Oktzim, Chapter Three, Mishnah Five
1) Costus, amomum, principal spices, [roots of] crowfoot, asafoetida, pepper and lozenges made of saffron may be bought with tithe money, but they do not convey food uncleanness, the words of Rabbi Akiva.
2) Rabbi Yohanan ben Nuri to him: if they may be bought with [second] tithe money, then why should they not impart food uncleanness? And if they do not impart food uncleanness, then they should also not be bought with [second] tithe money?
Section one: According to Rabbi Akiva these spices and other plant derivatives (some of them are also mentioned in Tevul Yom 1:5) are considered food in that one can use second tithe money to purchase them. As a reminder, second tithe money is supposed to be brought to Jerusalem and used to buy food there (see Deuteronomy 14:26). However, they do not convey food uncleanness, so in this aspect they are considered food. Evidently the reasoning is that these foods aren’t foods but they do improve the taste of other foods. Since they improve taste, one can use second tithe money to buy them. But since they are not eaten on their own, they cannot convey food impurity.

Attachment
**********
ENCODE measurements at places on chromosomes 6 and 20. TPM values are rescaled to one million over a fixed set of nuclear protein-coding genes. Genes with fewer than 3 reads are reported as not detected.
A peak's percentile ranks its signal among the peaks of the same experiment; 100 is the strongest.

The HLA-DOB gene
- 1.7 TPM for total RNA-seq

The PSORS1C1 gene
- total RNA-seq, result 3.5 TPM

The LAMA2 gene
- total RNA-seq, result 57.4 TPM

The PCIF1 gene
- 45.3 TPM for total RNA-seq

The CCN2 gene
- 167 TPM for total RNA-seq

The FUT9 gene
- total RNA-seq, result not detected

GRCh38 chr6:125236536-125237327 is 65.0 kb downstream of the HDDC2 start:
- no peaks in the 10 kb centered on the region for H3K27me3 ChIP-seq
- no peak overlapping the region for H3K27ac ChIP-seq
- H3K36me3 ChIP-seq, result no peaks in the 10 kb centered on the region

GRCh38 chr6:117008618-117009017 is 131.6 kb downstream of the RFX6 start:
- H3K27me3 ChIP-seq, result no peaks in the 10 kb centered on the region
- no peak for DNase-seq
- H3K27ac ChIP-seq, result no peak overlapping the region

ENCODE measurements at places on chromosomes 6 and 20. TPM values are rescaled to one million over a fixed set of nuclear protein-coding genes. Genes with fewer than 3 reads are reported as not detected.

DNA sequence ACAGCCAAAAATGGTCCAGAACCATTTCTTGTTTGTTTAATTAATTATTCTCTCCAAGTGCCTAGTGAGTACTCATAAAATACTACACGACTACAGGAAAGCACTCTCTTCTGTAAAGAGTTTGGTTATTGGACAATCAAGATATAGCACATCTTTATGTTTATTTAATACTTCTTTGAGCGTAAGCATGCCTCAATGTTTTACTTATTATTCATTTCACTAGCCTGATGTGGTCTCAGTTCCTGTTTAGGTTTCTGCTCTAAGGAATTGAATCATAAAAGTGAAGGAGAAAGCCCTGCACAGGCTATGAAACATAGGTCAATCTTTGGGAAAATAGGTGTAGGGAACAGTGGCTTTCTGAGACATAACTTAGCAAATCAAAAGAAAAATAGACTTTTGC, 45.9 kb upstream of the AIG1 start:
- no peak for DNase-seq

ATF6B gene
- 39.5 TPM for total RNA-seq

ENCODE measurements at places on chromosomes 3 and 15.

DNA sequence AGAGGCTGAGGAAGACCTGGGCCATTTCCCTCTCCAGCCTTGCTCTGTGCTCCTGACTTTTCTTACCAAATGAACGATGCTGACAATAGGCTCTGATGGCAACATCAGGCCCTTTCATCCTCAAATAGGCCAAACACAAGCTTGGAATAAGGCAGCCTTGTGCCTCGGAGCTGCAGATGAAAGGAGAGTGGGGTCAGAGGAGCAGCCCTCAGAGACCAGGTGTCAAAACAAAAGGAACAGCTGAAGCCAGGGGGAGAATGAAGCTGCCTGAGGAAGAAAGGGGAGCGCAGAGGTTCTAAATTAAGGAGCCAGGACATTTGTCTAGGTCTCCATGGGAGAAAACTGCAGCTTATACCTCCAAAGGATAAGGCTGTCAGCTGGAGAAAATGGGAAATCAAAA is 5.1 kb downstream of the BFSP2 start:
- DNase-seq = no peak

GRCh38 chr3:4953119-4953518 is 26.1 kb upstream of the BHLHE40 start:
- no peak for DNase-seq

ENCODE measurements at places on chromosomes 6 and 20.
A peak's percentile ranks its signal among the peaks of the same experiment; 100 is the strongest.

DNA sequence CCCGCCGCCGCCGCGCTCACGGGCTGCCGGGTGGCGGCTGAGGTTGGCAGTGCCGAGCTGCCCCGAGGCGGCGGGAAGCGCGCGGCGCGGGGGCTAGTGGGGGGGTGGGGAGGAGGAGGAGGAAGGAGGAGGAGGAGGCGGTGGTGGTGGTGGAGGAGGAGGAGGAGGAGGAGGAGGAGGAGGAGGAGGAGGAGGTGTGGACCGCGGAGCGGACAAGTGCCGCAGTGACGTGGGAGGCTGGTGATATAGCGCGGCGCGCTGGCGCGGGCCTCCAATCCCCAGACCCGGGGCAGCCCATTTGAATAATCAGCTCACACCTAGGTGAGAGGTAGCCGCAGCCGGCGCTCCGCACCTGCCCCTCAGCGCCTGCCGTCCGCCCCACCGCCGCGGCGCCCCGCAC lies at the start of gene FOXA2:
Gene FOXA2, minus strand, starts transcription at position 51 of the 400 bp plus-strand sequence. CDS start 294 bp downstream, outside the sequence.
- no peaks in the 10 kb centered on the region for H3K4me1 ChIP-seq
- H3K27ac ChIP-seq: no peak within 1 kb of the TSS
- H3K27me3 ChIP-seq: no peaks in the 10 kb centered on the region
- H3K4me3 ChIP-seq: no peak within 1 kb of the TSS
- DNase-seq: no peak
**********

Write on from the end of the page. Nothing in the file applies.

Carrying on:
Section two: Rabbi Yohanan ben Nuri doesn’t like this inconsistency. In his opinion, a plant is either considered a food, in which case it can be bought with second tithe money and it would convey food uncleanness. Or it is not a food in which case it can’t be bought with second tithe money and it doesn’t convey uncleanness.